- And that’s precisely why this story is horrible as it is blown up on social media. The media has primed people to automatically assume whatever they see if race is involved is a hate crime.
- While the Edmonton police could have tailored their messaging better, CBC for their part, doesn’t seem to be what they contribute to the situation.
- US President Joe Biden raised eyebrows when he called January's Capitol Hill riot the 'worst attack on [American] democracy since the Civil War'. His speech garnered much coverage in the Canadian media, ironically in doing so, they swept under the rug the worst attack on Canadian democracy that there has ever been.
- The federal government has approved controversial changes to a bill that would bring videos and other content posted to social media sites under the purview of the country's broadcasting regulator, the CRTC. The changes to Bill C-10, made at the behest of Liberal MPs on the heritage committee — would allow the CRTC to regulate user-generated content uploaded to social media platforms, much as it regulates radio and TV content now.
- This means, put simply, that anything the average Canadian posts to anything on the internet, be it Youtube content creators, political podcast commentators like us at Western Context, social media influencers on Instagram or TikTok; all of it would become subject to regulation by the government, on the level of 'Canadian-ness' that the content provides.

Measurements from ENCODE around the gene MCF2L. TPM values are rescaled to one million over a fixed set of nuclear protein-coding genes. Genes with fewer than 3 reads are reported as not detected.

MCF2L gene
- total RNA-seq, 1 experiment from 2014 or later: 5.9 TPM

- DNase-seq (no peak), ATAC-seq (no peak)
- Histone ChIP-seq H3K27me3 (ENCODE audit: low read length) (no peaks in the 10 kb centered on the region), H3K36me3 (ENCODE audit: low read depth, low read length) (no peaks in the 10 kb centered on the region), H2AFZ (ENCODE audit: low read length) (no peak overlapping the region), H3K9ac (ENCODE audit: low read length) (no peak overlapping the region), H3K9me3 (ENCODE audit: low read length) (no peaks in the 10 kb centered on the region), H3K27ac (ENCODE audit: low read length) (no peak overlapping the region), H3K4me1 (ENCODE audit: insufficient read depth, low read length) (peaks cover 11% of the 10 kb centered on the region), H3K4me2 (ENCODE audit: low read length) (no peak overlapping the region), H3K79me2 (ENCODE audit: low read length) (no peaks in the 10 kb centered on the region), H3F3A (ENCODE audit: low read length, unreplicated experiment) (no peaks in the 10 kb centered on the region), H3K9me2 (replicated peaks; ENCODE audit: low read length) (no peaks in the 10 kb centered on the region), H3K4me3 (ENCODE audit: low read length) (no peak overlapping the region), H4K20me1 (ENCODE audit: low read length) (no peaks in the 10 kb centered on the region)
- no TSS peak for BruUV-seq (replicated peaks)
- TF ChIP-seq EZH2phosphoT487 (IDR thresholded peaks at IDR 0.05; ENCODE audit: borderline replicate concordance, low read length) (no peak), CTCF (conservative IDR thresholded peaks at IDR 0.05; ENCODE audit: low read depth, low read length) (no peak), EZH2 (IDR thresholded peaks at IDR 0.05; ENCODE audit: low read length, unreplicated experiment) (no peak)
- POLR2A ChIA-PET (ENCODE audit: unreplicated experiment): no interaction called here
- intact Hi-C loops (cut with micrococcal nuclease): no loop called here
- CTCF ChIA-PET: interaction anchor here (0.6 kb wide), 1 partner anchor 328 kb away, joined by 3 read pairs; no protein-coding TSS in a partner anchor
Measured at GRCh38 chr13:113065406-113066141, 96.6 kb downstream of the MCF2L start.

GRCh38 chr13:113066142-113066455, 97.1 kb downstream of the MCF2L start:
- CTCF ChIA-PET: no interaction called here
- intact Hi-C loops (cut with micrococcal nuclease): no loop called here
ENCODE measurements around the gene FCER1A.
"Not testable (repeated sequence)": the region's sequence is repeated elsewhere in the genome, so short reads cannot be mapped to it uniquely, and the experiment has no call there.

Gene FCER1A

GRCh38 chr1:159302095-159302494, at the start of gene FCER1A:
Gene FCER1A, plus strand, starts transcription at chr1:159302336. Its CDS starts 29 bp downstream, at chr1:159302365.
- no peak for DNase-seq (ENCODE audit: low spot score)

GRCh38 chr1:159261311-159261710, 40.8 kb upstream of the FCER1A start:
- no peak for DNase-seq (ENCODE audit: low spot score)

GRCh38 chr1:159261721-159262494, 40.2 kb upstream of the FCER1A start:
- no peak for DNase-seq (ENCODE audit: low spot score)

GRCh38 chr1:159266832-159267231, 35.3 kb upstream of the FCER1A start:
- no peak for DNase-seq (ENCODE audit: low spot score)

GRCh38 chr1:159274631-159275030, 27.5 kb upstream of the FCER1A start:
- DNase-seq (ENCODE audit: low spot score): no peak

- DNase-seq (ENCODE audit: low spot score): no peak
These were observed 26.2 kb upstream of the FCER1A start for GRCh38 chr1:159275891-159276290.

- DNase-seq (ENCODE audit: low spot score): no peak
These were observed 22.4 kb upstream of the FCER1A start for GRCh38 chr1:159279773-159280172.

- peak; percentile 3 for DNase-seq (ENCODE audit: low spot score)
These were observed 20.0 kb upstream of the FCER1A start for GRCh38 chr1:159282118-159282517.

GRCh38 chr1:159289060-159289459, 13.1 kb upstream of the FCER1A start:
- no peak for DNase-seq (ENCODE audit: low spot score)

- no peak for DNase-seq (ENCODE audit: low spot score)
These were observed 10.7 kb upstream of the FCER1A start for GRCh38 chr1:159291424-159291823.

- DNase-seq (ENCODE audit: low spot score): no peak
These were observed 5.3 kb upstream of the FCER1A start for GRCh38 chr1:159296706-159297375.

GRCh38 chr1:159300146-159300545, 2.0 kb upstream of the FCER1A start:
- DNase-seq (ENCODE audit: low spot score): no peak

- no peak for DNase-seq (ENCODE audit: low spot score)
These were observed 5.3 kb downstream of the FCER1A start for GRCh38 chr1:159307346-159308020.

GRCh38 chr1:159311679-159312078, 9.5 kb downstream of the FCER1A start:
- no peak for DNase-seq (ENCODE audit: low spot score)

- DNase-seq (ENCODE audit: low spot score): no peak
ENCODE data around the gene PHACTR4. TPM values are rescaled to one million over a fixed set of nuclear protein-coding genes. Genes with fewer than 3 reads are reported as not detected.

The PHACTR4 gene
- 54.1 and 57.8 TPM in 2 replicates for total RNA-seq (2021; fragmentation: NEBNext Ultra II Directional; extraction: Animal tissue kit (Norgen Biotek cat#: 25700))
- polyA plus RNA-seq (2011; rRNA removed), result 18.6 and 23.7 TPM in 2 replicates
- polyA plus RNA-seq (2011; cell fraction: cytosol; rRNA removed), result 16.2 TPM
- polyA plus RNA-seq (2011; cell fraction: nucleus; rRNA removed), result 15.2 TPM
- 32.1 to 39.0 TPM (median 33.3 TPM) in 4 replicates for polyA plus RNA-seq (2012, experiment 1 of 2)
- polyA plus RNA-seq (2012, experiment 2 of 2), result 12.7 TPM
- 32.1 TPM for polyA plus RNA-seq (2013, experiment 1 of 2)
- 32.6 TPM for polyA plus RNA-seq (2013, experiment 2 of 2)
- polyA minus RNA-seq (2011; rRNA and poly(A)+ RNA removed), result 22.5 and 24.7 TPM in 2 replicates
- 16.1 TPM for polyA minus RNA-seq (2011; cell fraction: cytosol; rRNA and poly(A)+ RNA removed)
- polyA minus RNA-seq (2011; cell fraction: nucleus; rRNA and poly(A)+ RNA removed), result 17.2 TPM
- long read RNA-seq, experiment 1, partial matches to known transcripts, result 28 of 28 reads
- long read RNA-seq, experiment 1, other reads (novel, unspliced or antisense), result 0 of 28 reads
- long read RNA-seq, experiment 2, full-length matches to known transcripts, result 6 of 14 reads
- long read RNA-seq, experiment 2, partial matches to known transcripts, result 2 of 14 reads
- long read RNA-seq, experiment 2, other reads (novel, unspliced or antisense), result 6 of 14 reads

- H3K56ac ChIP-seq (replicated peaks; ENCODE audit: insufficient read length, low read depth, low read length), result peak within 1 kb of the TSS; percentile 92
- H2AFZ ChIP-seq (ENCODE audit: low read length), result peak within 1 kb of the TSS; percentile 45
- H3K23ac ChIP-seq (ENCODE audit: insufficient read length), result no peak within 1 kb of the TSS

- The government says the changes apply only to professional content and are necessary to make wildly successful online streaming services and apps contribute to Canadian culture.
- Liberal and opposition members of Parliament split along party lines Friday while discussing the public outcry sparked by the adoption of a new amendment to Bill C-10.
- The bill sponsored by Heritage Minister Steven Guilbeault is intended to update the Broadcasting Act to better reflect how people and companies use the internet, including social media platforms.
- The government says the legislation is designed to regulate platforms like YouTube and Facebook in the same way as conventional broadcasters if those platforms distribute video content or music to Canadians.
- Conservative MP Rachael Harder argues the heritage committee went too far by removing a section of the proposed legislation that excluded user-generated content from CRTC oversight. Harder said there's widespread fear the CRTC could undermine individual freedom of expression by regulating how internet platforms distribute content generated by ordinary users.
- Guilbeault disputed that argument later Friday, saying Bill C-10 poses no threat to individual rights that the Conservatives are using public fear to stall or kill the legislation.
- NDP Leader Jagmeet Singh said this week he's open to voting in favour of the bill.
- "We will take a close look at the amendments and a close look at the bill before giving our final position," Singh said, indicating that his party supports stronger regulation of misinformation and hate speech on social media platforms.
- Bloc Québécois MP Martin Champoux said the free speech concerns put forward by the Conservatives are overblown.
- Champoux said: "The Conservatives must stop spreading false fears about the bill. We must stop delaying work on C-10. The industry has been calling for a review of the law for years."